Less than two months after the fire, on November 13th, 2007, chief fire officer Dunphy was interviewed by Broderick, who was assisted by his fellow HSA inspector on the case, Frank Kerins.

It was a routine session. In the course of 38 questions, Dunphy was asked about his qualifications, what his job involved, how he did it, to whom he reported and who reported to him, and what their duties were. He explained that he reported to Bryan Doyle, director of environmental services in the council and one of county manager Eddie Sheehy’s senior management team.

Dunphy said Tadhg O’Shea was responsible for procurement. Joanne O’Connor was responsible for training, and for the service’s training centre at Bray fire station. Each of them was also responsible for human resources and industrial relations matters and, in addition to her training duties, O’Connor for major emergency management. The interview was carried out under section 21 of the 1984 Criminal Justice Act and, as evidenced by the nine-page transcript, Dunphy answered all questions without difficulty.

Things were different on February 6th, 2009, however. Dunphy was interviewed again, this time after being arrested under section 4 of the Criminal Justice Act for, he was told, “the offence of endangerment to members of Wicklow fire service”. The alleged offences related to performance of his official duties from appointment in June 1998 to November 2007.

Dunphy told the gardaí, O’Donnell and Det Garda Stephen Ryan, that the charges were “ludicrous”. They told him that if he failed to mention a fact on which he relied in his defence at a later date, a court could draw an inference from that failure. This did not affect his right to silence, they said, but “there may be consequences for you in any future court proceedings”.

Having been read this aspect of the law formally, Dunphy declined to sign a document to that effect. “On the basis of my legal advice I do not wish to sign that document,” he told the gardaí.

The interview proper then began.

“Please state your rank in Wicklow fire service,” said the gardaí.

“On the basis of legal advice I wish to make no comment,” replied the county’s chief fire officer.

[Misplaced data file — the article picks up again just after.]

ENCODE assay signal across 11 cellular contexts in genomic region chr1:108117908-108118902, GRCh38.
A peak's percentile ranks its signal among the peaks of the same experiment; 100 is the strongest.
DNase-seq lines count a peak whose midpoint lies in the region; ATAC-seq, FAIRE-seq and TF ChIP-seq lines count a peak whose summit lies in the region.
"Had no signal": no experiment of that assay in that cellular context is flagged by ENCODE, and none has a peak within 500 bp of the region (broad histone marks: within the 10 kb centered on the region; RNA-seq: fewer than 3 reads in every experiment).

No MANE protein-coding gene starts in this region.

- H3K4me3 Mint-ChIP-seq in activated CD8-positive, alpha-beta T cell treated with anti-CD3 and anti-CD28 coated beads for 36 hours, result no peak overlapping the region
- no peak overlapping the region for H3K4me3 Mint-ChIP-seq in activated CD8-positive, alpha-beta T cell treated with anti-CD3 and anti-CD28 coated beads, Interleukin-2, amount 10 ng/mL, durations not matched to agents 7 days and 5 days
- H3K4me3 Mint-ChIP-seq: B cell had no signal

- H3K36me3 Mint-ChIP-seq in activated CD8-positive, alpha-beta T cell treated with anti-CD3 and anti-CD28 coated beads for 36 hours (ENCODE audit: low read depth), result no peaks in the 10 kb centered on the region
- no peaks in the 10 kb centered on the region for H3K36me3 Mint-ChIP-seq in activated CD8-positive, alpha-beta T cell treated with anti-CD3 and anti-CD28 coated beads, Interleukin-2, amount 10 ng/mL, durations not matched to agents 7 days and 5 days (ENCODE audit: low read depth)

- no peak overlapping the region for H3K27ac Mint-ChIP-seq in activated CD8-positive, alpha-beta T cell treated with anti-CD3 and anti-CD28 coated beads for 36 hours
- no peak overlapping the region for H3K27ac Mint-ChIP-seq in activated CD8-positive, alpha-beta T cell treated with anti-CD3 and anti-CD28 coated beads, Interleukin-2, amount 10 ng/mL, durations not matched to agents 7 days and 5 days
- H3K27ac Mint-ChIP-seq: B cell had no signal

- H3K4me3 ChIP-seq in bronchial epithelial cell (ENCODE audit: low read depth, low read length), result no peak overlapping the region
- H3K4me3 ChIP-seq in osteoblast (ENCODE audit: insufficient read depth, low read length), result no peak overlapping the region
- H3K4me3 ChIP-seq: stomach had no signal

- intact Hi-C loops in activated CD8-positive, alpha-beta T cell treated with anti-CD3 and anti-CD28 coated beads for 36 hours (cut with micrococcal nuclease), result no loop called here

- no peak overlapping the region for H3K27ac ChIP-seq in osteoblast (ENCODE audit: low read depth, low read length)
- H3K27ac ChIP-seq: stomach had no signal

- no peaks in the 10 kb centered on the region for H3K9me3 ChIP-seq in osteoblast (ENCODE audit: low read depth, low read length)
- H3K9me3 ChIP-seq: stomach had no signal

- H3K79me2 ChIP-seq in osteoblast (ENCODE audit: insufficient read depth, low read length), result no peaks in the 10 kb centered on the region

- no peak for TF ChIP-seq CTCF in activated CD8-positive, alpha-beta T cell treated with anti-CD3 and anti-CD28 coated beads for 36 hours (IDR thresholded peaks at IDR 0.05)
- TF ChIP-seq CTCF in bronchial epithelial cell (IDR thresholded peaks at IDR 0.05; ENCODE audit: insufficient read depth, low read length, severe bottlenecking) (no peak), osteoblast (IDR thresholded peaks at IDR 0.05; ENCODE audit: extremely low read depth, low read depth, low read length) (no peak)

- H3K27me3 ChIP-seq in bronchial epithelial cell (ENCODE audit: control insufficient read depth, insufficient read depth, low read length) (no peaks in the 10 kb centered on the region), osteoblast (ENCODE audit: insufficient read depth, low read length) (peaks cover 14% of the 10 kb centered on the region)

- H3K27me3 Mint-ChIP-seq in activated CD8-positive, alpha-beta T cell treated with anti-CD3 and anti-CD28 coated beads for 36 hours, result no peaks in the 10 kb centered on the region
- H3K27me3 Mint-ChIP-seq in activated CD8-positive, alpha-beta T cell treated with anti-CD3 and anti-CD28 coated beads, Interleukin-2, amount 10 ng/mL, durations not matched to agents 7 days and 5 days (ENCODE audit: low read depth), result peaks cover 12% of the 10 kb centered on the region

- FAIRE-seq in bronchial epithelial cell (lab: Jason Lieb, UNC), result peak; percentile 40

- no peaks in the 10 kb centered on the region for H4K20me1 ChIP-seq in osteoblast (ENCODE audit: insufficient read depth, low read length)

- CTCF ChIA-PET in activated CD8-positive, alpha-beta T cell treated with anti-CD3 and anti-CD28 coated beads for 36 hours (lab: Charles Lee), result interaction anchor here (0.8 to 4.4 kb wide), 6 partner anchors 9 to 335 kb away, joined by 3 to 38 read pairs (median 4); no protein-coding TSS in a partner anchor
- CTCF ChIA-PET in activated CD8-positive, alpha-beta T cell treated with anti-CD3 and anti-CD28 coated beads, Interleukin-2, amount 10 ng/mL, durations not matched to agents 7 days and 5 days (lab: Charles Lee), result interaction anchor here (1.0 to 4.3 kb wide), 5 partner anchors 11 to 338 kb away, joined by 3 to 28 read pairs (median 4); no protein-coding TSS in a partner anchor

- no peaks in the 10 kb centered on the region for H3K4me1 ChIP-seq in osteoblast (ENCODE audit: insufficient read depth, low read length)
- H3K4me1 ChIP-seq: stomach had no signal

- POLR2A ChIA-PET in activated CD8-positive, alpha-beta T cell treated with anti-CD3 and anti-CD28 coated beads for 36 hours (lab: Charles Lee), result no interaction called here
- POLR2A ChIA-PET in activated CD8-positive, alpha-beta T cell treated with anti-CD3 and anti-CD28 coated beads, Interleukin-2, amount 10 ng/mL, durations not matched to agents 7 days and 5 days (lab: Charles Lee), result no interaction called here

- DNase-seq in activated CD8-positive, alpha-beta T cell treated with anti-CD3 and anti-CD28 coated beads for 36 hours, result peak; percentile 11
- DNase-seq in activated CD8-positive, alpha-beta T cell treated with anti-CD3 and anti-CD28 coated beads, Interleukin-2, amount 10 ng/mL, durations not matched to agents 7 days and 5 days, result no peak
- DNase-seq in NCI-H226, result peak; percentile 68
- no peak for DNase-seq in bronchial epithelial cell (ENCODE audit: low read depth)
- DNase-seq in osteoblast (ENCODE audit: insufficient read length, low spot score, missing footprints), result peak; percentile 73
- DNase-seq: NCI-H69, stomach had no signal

“How long have you held this rank?” asked the gardaí.

“On the basis of legal advice I wish to make no comment,” said Dunphy.

“How long have you served in Wicklow fire service?” asked the gardaí.

The transcript of the interview then records his answer as “As above”.

In the course of 196 questions, he repeated the same answer: “On the basis of legal advice I wish to make no comment.”

There was one exception – question 13 from the gardaí. “You have been arrested for the offence of endangerment,” they told him. “We believe that you performed the duties of CFO [chief fire officer] attached to Wicklow fire service recklessly, resulting in conduct which created a substantial risk of death or serious harm to others. Do you understand?”

Dunphy: “Repeat question, I understood and I totally deny.”

The interview, having started at 9.37am, continued until 11.27am, during which Dunphy refused to answer 196 questions. It resumed at 1.14pm and carried on until 2.23pm, during which time he refused to answer a further 90 questions.


More questions
After a break, the interview resumed for a third session at 3.55pm until 4.59pm, during which Dunphy refused to answer 231 more questions. The transcript of this part of the interview ends with a question from Ryan. “Having heard this memo [the record of the interview] read over to you, do you wish to add or change anything?” asked the detective.